Monday, June 30, 2014

I/We Miss You.

 *it's funny- I used to hate this photo because I thought I looked crazy (I do, haha), but now it's one of my favorites.
This was taken in 2005 at Denny's I think, after a show.


I told myself I wasn't going to write about this today. I had another post ready to go, but when I got up this morning and logged in to publish comments I realized that I hadn't scheduled it at all, so I took it as a sign that maybe I should write about what I wanted to write about in the first place.

So here we are.

Time goes quickly when you're looking back at it. When I think of all the times we had with you it's a blur, but if I close my eyes and lie very still, little bits and pieces come bobbing to the surface, slipping back under again if I'm not quick enough to reach out and grab them. Moving into that old apartment on Cortez Street, you and Hank lugging all of those boxes up that tiny flight of stairs. A million nights at shows, sitting at the merch table with you, inside jokes and the endless stream of girls coming up to talk to you, photos of funny faces and that hand under your chin pose you'd always, always do. There are more layers of memory beyond the first things that come to mind- your Mom, the lunches we would have and the stories she would tell me about you and Hank and the guys being young and crazy. Almost eight years ago now- you, Juliann, Hank and me moving into the house on Marina Street- I can still remember the way our excited voices echoed in that big living room before we brought our stuff inside. That summer in particular is easier to remember than most. It's a skateboard going over the cracks in the pavement, you and Juliann laughing sitting out there on that front porch, the smell of dinner cooking in that big kitchen, such a treat after the painfully small one in that first place we all lived.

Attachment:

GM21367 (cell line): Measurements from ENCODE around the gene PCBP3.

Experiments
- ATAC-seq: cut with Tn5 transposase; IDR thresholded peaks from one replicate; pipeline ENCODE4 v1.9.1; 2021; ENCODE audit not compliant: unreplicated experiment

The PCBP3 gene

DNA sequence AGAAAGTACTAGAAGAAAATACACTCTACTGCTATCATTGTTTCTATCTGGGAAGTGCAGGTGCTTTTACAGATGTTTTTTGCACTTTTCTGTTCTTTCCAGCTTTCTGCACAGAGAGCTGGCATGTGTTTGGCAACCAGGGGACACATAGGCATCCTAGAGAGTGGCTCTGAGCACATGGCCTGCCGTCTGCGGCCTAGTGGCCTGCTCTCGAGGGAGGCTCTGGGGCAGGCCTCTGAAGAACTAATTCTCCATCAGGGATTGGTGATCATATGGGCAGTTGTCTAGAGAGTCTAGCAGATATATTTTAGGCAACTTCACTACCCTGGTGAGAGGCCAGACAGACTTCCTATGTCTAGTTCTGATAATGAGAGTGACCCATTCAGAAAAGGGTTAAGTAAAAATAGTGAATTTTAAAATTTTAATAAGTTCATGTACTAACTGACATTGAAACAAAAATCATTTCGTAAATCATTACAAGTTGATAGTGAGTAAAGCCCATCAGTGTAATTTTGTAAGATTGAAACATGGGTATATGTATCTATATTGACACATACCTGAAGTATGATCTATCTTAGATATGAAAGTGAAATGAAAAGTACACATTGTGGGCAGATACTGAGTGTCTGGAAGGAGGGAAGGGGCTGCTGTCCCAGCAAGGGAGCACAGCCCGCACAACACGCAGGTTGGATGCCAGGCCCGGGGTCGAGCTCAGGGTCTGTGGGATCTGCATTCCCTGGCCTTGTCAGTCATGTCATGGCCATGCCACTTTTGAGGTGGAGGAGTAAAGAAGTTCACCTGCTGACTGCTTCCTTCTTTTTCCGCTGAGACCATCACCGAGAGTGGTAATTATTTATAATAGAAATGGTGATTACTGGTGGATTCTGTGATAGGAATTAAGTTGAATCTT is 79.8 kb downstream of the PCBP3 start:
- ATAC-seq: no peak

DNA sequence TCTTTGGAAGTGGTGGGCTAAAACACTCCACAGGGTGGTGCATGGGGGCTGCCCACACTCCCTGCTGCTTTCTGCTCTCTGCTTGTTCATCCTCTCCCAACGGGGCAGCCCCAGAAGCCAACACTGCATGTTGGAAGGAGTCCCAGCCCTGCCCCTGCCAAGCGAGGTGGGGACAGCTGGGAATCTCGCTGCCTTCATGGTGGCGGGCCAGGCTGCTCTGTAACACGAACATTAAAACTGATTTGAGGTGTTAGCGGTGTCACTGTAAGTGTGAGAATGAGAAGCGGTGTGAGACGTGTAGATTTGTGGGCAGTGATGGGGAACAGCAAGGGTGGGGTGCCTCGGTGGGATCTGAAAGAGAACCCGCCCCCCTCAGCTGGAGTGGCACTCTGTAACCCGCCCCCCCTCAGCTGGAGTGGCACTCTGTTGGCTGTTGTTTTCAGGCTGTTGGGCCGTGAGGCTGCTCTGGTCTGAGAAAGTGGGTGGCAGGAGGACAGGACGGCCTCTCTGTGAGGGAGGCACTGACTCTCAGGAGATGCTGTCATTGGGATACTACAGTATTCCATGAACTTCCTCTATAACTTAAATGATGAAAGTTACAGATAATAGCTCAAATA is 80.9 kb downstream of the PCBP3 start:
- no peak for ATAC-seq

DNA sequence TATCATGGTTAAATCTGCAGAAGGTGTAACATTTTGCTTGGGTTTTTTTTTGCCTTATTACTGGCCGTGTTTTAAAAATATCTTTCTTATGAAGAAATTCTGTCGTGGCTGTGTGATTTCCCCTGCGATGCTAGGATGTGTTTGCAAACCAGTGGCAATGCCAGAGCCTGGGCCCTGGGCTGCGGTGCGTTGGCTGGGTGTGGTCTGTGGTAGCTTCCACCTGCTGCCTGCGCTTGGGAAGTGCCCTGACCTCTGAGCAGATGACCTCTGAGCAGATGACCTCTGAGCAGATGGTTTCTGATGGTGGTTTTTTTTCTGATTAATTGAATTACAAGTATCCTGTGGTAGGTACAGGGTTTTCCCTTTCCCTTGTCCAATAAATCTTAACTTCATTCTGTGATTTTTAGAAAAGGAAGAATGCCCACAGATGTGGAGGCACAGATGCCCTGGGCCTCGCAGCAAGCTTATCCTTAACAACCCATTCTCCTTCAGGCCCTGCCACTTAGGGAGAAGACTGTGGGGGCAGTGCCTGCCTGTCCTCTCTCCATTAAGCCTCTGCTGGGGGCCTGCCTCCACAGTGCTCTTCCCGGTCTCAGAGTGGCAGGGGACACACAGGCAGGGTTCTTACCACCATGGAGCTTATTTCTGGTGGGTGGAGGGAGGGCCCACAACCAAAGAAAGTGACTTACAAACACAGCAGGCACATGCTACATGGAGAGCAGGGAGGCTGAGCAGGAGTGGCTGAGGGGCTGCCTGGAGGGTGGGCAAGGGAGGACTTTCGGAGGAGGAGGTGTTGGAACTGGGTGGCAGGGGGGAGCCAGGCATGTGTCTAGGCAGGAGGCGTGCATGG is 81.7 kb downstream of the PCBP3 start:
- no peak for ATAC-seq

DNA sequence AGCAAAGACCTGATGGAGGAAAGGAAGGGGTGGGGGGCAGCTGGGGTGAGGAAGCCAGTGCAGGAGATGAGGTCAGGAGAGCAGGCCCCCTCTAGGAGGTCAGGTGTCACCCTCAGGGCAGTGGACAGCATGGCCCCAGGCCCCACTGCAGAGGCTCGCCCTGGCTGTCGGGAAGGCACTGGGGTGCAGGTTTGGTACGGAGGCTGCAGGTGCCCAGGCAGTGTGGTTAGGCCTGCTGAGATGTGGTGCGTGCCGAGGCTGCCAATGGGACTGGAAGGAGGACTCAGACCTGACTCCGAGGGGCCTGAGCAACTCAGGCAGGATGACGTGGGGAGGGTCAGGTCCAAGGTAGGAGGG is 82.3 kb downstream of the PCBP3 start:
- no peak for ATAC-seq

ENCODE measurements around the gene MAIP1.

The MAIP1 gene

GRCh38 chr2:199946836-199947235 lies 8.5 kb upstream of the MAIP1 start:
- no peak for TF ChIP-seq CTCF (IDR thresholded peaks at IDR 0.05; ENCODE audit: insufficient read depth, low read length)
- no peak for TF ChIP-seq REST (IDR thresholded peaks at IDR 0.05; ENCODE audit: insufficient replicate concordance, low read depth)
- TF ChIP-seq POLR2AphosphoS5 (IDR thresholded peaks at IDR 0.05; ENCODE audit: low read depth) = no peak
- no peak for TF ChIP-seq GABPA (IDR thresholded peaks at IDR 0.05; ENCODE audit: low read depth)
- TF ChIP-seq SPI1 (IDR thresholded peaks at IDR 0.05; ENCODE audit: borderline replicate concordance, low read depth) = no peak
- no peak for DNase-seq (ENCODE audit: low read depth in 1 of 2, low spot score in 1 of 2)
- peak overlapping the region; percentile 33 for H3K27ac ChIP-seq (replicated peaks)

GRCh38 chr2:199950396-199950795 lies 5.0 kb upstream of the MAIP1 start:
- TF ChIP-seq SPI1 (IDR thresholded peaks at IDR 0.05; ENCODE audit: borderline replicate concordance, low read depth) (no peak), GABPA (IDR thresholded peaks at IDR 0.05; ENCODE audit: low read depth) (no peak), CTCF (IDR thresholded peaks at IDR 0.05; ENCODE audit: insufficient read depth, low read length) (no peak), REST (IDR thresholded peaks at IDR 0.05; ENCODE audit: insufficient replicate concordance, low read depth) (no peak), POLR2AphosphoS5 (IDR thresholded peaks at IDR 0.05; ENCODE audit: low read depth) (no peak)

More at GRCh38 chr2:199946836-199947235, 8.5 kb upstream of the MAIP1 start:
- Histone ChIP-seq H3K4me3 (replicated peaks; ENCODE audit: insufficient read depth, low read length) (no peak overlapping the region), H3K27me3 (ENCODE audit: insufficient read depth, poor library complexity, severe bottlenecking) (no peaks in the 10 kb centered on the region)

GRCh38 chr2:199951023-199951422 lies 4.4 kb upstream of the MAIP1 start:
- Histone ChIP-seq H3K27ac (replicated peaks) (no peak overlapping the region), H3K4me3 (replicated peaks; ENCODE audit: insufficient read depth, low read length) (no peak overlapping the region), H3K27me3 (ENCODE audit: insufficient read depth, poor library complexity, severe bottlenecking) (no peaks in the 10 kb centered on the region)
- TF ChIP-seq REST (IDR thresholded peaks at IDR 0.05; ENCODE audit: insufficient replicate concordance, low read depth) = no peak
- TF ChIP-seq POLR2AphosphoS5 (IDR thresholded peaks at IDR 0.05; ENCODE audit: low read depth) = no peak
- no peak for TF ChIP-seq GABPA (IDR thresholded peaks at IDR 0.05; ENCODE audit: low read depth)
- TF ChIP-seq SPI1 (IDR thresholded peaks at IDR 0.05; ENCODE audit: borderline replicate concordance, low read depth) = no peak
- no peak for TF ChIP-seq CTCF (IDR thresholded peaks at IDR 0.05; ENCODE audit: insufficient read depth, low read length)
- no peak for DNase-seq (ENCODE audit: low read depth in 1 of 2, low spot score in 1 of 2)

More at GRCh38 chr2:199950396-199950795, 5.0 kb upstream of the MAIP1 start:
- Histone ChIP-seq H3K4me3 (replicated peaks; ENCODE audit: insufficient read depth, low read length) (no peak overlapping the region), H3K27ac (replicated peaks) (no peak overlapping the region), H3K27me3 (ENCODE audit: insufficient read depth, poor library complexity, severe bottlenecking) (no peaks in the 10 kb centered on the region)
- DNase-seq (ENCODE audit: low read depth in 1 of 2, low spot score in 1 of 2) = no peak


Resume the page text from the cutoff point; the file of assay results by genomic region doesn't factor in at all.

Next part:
Hank hurts so badly. I can't imagine losing my best friend. You both got to grow up together, tour the country together, play shows together. You lived together, both got married, both became fathers. In the way friendships ebb and flow as time goes on, you two always found your way back to each other.

So last night when we all got together and shared stories, favorite songs playing over videos of you skateboarding, it hurt so badly because I know you would have loved that. You would have loved reminiscing over the silly, funny times in your life- and it made me sad to think that we don't honor the people we love more while they're alive.

And now I'm sitting here listening to one of your old bands and it's surreal to hear your voice after not hearing it for a year, and to be able to remember that one footed hop you'd do across the stage, bandana on your head, mic in your hand. I'm looking at photos from Henry's birthday parties, from the places we've lived, from after-show meals at Denny's or Waffle House or a random diner in New York. I'm thinking about J. and your four babies, and I can't imagine how they feel. But I know if I learned anything from you, it's that this is it, you know? You were well aware that we get one go-round, and you lived your life as such. So I'll think of that when I feel sad like this, and smile to myself, knowing that if you were here you'd be teasing me saying "Dino, get it together," laughing, eyes sparkling in that very Andrew way they would, reminding me that like you really did believe, there really is no time to waste.


“You will lose someone you can’t live without, and your heart will be badly broken, and the bad news is that you never completely get over the loss of your beloved.  But this is also the good news.  They live forever in your broken heart that doesn’t seal back up.  And you come through.  It’s like having a broken leg that never heals perfectly—that still hurts when the weather gets cold, but you learn to dance with the limp.”

— Anne Lamott


Andrew and baby Henry, Hank and Dustin.

 
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